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Ultrasonic wave is a sound waveÂ of cyclicÂ soundÂ pressure with aÂ frequencyÂ greater than the upper limit ofÂ humanÂ hearing. Although this limit varies from person to person, it is approximately 20Â kilohertzÂ (20,000 hertz) in healthy, young adults and thus, 20Â kHz serves as a useful lower limit in describing ultrasound. The production of ultrasonic wave is used in many different fields, typically to penetrate a medium and measure the reflection signature or supply focused energy. The reflection signature can reveal details about the inner structure of the medium, a property also used by animals such as bats for hunting. The most well known application of ultrasonic sound wave is its use inÂ sonographyÂ to produce pictures of foetuses in the human womb
A disturbance or variation that transfers energy progressively from point to point in a medium and that may take the form of an elastic deformation or of a variation of pressure, electric or magnetic intensity, electric potential, or temperature.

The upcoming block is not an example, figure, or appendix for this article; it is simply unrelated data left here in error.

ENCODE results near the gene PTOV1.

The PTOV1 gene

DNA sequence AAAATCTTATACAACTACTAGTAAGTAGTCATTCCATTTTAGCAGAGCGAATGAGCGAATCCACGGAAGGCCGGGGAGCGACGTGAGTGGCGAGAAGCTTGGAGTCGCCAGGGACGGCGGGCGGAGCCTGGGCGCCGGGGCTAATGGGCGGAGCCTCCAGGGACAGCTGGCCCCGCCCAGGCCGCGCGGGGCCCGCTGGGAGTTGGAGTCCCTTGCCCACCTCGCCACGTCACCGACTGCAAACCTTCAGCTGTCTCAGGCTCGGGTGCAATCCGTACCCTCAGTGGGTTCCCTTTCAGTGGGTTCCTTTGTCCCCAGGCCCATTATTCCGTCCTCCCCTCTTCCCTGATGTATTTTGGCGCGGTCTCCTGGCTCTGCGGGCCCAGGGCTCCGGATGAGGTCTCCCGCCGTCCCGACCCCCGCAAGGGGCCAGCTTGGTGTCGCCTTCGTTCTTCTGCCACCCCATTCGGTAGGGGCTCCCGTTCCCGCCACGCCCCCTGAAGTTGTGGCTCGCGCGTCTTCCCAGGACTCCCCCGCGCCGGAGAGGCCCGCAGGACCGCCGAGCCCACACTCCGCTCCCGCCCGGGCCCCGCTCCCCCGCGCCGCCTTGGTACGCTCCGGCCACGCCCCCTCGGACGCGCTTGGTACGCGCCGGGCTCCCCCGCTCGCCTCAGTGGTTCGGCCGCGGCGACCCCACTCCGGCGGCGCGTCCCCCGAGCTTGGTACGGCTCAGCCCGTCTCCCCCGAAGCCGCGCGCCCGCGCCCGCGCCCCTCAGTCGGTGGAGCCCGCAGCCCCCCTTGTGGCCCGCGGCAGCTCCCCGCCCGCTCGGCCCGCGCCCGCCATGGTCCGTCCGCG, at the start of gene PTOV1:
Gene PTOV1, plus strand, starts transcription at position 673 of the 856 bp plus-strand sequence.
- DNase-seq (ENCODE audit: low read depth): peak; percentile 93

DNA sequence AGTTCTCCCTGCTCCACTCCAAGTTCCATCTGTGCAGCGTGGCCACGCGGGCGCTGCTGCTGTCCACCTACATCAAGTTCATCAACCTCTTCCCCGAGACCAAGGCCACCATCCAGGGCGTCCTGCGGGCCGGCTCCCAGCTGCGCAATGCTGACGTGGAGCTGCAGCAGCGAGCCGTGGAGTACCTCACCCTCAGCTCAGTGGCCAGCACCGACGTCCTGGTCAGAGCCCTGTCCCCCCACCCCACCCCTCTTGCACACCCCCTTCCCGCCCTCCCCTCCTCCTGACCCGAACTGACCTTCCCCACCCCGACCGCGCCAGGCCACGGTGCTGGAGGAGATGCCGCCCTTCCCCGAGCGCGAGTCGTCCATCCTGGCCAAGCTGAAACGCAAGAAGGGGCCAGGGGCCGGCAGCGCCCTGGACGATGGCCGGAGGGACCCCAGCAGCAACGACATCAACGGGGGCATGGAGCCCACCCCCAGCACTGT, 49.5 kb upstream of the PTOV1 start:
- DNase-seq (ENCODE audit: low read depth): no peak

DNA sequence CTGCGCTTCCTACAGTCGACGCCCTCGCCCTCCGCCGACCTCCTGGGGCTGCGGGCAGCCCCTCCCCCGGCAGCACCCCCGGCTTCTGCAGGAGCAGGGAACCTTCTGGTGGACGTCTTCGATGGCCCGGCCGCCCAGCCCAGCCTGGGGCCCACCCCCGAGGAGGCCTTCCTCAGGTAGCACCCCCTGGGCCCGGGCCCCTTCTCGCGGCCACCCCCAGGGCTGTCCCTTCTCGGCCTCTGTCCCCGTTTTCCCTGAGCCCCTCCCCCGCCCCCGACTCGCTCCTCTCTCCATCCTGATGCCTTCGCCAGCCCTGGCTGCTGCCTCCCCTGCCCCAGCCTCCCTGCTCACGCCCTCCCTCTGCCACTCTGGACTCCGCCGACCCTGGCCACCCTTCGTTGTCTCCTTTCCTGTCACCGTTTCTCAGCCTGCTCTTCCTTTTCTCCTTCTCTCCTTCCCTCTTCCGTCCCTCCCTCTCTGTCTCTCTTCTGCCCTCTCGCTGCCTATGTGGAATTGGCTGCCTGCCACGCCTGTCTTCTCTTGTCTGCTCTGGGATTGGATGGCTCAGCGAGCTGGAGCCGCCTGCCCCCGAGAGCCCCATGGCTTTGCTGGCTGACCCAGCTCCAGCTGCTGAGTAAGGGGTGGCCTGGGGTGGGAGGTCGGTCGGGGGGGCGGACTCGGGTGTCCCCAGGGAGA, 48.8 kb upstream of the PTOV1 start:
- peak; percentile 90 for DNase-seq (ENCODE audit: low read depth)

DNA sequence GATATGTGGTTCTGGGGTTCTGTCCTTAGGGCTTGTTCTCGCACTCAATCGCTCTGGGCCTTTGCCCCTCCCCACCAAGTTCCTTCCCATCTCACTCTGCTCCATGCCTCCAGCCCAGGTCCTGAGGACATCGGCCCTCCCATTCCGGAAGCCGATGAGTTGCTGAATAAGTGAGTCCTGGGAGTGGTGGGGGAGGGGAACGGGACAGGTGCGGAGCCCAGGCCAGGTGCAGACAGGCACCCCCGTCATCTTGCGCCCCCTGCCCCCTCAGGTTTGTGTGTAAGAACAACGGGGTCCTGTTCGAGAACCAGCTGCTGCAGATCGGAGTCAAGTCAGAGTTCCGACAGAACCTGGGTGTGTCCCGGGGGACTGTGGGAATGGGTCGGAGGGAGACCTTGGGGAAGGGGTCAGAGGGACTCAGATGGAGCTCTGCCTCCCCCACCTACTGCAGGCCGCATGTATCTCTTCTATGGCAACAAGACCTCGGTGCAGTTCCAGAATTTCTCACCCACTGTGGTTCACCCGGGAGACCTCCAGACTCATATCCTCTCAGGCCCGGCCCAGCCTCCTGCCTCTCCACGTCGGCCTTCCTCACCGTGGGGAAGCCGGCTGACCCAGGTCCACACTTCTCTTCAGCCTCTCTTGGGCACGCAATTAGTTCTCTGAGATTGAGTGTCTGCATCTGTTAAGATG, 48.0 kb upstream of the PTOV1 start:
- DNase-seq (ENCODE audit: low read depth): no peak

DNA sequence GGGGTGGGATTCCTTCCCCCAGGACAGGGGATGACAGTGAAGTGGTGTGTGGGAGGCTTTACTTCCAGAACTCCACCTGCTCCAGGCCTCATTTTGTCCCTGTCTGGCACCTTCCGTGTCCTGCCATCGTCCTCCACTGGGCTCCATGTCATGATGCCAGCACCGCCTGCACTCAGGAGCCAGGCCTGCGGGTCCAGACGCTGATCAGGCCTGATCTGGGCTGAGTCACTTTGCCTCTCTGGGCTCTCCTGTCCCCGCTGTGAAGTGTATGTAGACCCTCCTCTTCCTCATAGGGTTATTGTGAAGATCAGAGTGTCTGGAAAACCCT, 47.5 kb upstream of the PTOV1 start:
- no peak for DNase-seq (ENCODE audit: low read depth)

A transverse wave is a moving wave that consists of oscillations occurring perpendicular to the direction of energy transfer. If a transverse wave is moving in the positive x-direction, its oscillations are in up and down directions that lie in the y-z plane.
Longitudinal waves are waves that have the same direction of oscillations or vibrations along or parallel to their direction of travel
Sound is a type of longitudinal wave (compression type)
What is a sound wave?
SoundÂ is aÂ travelling waveÂ which is an oscillation ofÂ pressureÂ transmitted through aÂ solid,Â liquid, orÂ gas, composed ofÂ frequenciesÂ within the range of hearing and of a level sufficiently strongÂ to be heard, or the sensation stimulated in organs of hearing by such vibrations.